MTS, small ISPs launch campaign against CRTC ruling is a CBC story about the group comprised of MTS, “the Canadian Association of Internet Providers (CAIP), which represents about 50 smaller ISPs, the Canadian Federation of Independent Businesses — which counts about 105,000 small and medium firms as members — and a dozen other companies in forming the Campaign for Competitive Broadband” who have joined together to fight the CRTC on the broadband access issue.
This group is most visible to the public through their website: Competitive Broadband: The Issue In A Nutshell[note: link broken to use domain for corporate marketing]
An oldie but goodie showing what happens to Usage Based Billing in a market where actual competition exists
(competition=companies heed their customers if they want to survive)
Time Warner Caves, Postpones Usage-based Billing

In the US Usage Based Billing is more often called “Metered Broadband”. Here is a cautionary tale:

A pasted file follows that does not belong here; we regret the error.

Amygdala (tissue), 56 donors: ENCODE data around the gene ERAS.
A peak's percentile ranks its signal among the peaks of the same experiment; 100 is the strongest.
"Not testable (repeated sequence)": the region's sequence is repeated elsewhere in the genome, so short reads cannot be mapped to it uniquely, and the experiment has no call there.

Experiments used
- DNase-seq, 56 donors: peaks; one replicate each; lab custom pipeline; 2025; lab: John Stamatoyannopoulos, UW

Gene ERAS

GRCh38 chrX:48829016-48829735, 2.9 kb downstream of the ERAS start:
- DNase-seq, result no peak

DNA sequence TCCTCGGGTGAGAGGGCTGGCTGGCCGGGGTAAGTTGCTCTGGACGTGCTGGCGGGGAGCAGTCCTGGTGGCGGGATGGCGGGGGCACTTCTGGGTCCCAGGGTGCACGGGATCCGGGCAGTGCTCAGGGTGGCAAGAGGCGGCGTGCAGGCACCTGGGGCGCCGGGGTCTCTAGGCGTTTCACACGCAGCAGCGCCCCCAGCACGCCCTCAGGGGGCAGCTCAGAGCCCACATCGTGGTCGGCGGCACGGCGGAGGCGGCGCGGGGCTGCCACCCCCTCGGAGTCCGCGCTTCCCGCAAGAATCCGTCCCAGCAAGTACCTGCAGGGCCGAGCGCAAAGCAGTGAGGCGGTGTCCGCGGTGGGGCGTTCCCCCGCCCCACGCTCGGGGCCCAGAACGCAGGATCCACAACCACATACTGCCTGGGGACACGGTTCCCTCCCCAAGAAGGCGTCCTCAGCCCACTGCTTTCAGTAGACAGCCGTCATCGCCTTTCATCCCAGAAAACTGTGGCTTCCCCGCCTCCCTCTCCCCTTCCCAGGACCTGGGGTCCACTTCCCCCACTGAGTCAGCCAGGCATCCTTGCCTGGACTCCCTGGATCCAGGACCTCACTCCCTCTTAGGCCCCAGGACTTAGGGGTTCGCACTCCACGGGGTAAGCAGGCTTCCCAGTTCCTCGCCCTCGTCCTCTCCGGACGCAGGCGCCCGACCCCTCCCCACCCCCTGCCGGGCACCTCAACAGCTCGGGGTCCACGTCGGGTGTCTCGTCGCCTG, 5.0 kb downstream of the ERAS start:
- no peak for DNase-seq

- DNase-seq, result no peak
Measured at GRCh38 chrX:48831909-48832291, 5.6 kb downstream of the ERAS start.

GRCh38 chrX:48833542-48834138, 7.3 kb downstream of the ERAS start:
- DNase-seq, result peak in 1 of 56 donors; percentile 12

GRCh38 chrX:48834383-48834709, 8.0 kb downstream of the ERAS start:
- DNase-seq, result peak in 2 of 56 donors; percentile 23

Metered Broadband Won’t Bridge the Digital Divide

This website has provided a place where Canadians can do something tangible:
http://dissolvethecrtc.ca/
The signature count is now at 7922 signatures (nine signatures in the time it took me to write this post… go Canada!)
So is it any wonder it’s my favorite?

SFD09logo_mclimeorangeblend_sun_bvlshdw

Software Freedom Day logo

Today is Software Freedom Day

The website: Software Freedom Day

The concept:
SFD: An open letter

The philosophy:
here be dragons: It’s the ability to learn tools, not the tools themselves

Celebrate Talk Like a Pirate Day!

Celebrate Talk Like a Pirate Day!

Today is also Talk Like A Pirate Day… Arrrrrrrr

“Arrrrrrr you salty moose!”

–Arrogant Worms

the song:
The greatest pirate song ever written, and coincidentally my all time favorite pirate song is The Last Saskatchewan Pirate

It’s the Arrogant Worms song that made me a fan for life. It’s also my talk-like-a-pirate-day theme song. If you’ve never heard this awesome tune, check the the Arrogant Worms online catalogue, where you can find 3 count ’em three versions of The Last Saskatchewan Pirate

the website: Talk Like A Pirate

STOP Usage Based Billing

STOP Usage Based Billing